BBC broadcaster Naga Munchetty has told MPs her diagnosis of adenomyosis – where the womb’s lining grows into its muscular walls – came decades after doctors dismissed her symptoms and told her to “suck it up” despite suffering from heavy periods, repeated vomiting and incapacitating pain.
In her testimony before the Commons women and equalities committee on Wednesday (18), Munchetty said though she sought help for her condition for more than 35 years, she was consistently told by NHS GPs that her symptoms were considered “normal”.
Munchetty, 38, told MPs her diagnosis was made only in November 2022.
She experienced two weeks of heavy bleeding and excruciating pain, prompting her to call an ambulance. A GP specialising in women’s reproductive health suggested Munchetty seek private healthcare to avoid long NHS waiting lists.
Describing her experience, Munchetty revealed that she had been enduring distressing symptoms, such as severe pain and heavy menstrual bleeding, since her teenage.
She told the committee that her husband had to call an ambulance on one occasion due to the intensity of her pain.
During these years, doctors repeatedly told her that these symptoms were common for everyone.
What struck her most was that she heard this reassurance not only from male doctors, who had never personally encountered the challenges of menstruation, but also from female doctors who lacked firsthand experience in dealing with period-related pain.
Consequently, she found herself in a continuous situation where she felt compelled to wear dark, loose dress during her menstrual cycle and had to inform her superiors in advance when she needed to use the restroom.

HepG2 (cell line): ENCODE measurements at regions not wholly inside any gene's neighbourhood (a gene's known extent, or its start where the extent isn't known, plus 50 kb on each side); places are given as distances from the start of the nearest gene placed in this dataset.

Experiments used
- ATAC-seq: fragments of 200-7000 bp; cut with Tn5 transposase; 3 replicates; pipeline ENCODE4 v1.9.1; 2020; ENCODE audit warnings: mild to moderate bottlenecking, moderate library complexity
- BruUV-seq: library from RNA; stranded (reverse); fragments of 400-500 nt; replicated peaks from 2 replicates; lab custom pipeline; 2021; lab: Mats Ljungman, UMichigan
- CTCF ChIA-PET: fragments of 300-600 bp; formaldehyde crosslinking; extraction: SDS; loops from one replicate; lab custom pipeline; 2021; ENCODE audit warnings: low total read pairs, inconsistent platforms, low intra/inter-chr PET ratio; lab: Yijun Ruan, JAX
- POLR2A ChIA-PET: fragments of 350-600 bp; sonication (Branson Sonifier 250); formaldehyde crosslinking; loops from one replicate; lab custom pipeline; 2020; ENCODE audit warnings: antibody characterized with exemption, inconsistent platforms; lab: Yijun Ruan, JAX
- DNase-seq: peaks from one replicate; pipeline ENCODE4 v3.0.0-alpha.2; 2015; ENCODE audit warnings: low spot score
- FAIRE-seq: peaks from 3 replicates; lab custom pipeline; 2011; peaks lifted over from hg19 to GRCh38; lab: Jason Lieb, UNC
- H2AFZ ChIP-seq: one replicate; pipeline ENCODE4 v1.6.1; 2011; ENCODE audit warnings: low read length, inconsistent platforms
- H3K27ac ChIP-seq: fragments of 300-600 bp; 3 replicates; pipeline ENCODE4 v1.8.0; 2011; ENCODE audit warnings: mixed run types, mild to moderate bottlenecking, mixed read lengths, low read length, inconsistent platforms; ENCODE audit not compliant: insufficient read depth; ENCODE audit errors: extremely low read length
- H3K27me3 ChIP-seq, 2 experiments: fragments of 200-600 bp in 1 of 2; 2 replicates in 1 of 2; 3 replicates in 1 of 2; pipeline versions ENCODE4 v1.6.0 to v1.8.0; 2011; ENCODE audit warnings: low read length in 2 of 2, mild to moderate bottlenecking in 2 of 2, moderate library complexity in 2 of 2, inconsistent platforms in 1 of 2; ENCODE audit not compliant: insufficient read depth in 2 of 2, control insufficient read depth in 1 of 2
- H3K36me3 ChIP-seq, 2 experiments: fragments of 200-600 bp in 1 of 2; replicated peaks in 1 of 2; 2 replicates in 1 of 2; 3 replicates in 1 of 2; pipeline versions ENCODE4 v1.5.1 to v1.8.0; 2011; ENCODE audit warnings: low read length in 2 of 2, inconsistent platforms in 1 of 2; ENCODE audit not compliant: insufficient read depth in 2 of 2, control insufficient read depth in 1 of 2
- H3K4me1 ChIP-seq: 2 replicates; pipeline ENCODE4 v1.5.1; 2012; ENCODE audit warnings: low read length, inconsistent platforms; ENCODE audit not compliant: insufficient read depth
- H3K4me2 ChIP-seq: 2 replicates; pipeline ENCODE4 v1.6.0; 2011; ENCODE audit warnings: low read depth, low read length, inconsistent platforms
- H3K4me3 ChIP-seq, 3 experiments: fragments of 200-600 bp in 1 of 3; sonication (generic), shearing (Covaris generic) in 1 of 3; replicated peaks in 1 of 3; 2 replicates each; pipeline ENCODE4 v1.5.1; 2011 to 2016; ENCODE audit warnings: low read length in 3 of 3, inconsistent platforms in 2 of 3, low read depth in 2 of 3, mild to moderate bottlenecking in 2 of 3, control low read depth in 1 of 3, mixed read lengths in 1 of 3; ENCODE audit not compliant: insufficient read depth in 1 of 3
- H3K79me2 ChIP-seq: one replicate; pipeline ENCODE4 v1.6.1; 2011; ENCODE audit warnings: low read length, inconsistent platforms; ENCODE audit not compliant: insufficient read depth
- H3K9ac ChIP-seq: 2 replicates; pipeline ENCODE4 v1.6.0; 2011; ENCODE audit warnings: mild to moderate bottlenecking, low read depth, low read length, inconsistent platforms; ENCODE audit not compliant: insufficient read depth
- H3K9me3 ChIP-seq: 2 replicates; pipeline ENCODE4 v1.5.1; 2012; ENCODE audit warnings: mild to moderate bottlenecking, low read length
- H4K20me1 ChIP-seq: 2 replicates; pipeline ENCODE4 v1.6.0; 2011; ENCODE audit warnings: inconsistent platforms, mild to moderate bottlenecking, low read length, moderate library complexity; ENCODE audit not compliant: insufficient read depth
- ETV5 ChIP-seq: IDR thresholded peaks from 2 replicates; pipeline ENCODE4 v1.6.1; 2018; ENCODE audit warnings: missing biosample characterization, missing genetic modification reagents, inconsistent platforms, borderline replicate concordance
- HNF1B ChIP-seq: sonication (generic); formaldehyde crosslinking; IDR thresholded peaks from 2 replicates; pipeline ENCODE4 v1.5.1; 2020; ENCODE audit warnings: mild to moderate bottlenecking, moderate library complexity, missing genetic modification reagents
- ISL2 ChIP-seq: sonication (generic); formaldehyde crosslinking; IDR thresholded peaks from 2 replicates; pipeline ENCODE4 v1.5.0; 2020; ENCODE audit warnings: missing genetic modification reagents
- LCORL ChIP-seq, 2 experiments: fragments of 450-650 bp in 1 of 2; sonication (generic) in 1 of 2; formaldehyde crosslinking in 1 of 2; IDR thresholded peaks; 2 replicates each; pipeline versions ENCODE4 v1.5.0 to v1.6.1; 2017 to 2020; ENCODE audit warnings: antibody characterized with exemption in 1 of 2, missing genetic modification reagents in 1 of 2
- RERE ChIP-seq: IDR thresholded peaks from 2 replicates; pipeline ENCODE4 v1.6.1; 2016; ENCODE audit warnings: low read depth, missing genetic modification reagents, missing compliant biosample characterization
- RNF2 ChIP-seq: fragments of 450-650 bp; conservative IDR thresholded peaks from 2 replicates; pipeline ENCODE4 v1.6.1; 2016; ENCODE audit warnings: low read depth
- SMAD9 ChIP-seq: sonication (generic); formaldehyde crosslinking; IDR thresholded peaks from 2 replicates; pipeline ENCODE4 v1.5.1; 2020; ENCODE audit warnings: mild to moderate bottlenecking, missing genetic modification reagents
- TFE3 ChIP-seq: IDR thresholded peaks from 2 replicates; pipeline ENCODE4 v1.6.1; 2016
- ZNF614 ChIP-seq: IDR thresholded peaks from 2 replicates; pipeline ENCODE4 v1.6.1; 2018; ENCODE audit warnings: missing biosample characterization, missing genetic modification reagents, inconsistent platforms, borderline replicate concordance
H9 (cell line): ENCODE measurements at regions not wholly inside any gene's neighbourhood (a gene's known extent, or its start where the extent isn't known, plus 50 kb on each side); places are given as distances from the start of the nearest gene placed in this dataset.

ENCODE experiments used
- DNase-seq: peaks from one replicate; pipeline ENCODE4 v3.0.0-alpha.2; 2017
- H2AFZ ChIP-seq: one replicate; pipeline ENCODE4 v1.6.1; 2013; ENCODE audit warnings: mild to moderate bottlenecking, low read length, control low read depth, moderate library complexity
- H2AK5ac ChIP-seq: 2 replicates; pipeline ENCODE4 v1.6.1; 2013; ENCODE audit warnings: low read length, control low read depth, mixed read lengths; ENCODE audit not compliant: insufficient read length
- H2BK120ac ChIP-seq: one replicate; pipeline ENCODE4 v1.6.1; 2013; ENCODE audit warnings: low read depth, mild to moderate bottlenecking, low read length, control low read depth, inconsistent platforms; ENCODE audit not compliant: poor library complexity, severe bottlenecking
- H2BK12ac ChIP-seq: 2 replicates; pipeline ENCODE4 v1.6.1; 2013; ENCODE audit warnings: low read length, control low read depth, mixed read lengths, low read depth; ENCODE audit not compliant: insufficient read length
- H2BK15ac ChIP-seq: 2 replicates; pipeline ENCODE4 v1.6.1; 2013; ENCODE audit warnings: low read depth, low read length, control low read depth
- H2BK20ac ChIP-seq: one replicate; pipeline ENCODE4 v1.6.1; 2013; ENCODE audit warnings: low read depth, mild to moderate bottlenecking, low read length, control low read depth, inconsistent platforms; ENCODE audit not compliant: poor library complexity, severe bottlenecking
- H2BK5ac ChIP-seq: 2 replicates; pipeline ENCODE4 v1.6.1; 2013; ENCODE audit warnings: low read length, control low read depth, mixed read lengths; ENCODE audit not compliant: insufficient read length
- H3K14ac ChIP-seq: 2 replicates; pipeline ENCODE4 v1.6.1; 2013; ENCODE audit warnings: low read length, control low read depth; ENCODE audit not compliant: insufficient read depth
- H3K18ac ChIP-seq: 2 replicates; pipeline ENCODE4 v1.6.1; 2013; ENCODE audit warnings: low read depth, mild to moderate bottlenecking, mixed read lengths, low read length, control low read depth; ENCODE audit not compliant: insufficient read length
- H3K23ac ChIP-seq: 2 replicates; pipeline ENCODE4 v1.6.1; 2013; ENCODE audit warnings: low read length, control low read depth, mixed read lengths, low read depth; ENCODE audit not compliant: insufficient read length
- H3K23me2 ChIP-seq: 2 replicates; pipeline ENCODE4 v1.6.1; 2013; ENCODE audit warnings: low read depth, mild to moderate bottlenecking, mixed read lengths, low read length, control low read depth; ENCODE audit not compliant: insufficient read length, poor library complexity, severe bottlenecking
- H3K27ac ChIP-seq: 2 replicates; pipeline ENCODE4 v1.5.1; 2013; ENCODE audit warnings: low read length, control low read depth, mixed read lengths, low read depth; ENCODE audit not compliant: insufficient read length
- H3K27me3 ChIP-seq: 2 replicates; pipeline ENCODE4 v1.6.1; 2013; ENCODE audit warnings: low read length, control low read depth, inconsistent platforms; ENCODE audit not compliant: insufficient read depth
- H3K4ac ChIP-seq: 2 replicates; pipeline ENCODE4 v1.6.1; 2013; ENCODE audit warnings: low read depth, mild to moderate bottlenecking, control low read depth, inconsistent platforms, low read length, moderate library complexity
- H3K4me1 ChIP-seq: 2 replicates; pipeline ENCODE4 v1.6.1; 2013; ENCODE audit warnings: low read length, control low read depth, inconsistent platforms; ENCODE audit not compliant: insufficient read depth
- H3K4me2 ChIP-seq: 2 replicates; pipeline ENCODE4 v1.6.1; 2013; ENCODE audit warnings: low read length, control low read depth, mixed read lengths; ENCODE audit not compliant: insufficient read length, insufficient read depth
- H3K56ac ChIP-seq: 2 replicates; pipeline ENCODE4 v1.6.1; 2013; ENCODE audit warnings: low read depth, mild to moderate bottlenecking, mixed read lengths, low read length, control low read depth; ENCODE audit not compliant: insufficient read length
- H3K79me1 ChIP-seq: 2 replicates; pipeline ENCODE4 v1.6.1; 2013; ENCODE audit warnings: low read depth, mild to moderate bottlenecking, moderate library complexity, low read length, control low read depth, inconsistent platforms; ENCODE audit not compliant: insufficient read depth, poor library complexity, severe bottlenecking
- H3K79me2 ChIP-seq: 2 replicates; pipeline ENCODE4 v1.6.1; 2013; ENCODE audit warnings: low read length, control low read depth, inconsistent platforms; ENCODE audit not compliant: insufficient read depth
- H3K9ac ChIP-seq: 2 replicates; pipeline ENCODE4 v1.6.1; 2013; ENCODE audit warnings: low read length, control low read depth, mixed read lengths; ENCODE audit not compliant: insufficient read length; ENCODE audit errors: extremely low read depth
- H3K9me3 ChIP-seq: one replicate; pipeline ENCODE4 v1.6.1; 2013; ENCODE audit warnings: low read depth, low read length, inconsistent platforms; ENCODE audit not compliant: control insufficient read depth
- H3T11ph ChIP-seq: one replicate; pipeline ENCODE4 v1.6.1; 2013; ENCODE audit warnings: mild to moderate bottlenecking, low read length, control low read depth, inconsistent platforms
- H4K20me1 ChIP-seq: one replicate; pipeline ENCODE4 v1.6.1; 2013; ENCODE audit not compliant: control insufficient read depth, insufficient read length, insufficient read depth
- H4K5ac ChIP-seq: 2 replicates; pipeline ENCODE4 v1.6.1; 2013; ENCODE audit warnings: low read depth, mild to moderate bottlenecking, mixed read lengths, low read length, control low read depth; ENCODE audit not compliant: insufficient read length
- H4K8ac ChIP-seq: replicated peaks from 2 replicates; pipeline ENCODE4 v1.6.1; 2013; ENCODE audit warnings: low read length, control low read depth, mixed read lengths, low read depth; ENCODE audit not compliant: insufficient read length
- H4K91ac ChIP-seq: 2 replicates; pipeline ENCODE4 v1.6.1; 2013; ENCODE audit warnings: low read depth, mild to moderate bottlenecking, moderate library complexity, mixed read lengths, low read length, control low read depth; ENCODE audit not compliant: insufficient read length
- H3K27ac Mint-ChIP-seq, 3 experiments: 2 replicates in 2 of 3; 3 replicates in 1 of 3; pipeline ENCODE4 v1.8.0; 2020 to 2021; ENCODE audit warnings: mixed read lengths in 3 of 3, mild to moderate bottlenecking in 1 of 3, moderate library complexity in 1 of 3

Acknowledging that she was “privileged” to have access to private healthcare, Munchetty said this was the only time she felt she could demand understanding and explanations from her gynaecologist without feeling guilty about taking up too much of her GP’s time due to a crowded waiting room.
Vicky Pattison, a television and media personality, also testified before the committee on Wednesday.
The committee is also examining any disparities in diagnosis and treatment and how women’s experiences affect their health and lives.
Both women provided detailed accounts of their struggles to lead normal lives while repeatedly being belittled and let down by medical professionals over many decades.
They agreed that the NHS was “failing” women and girls, as GPs, specialists, and doctors lack the necessary expertise and training to recognise and address gynaecological issues that affect women and girls.
Munchetty recalled that when she discussed adenomyosis on her Radio 5 Live programme, GPs reached out to her, revealing they had not heard of the condition, were not taught about it, and did not know how to diagnose it.
Munchetty added, “When women do try to speak about it, they get labelled as troublemakers. It’s really hard for women to win, but if the medical profession understood more, then we wouldn’t have to fight as hard and feel like such a nuisance.”
Pattison said women’s health was “woefully misunderstood” across the NHS, with a great deal of ignorance and stigma, which results in women being reluctant to talk about it and perpetuates a harmful culture.
Committee chair Caroline Nokes said the committee would eventually provide guidance to the NHS and schools to address what Munchetty summarised as the “woeful misunderstanding, ignorance, stigma, and shame” surrounding women’s health.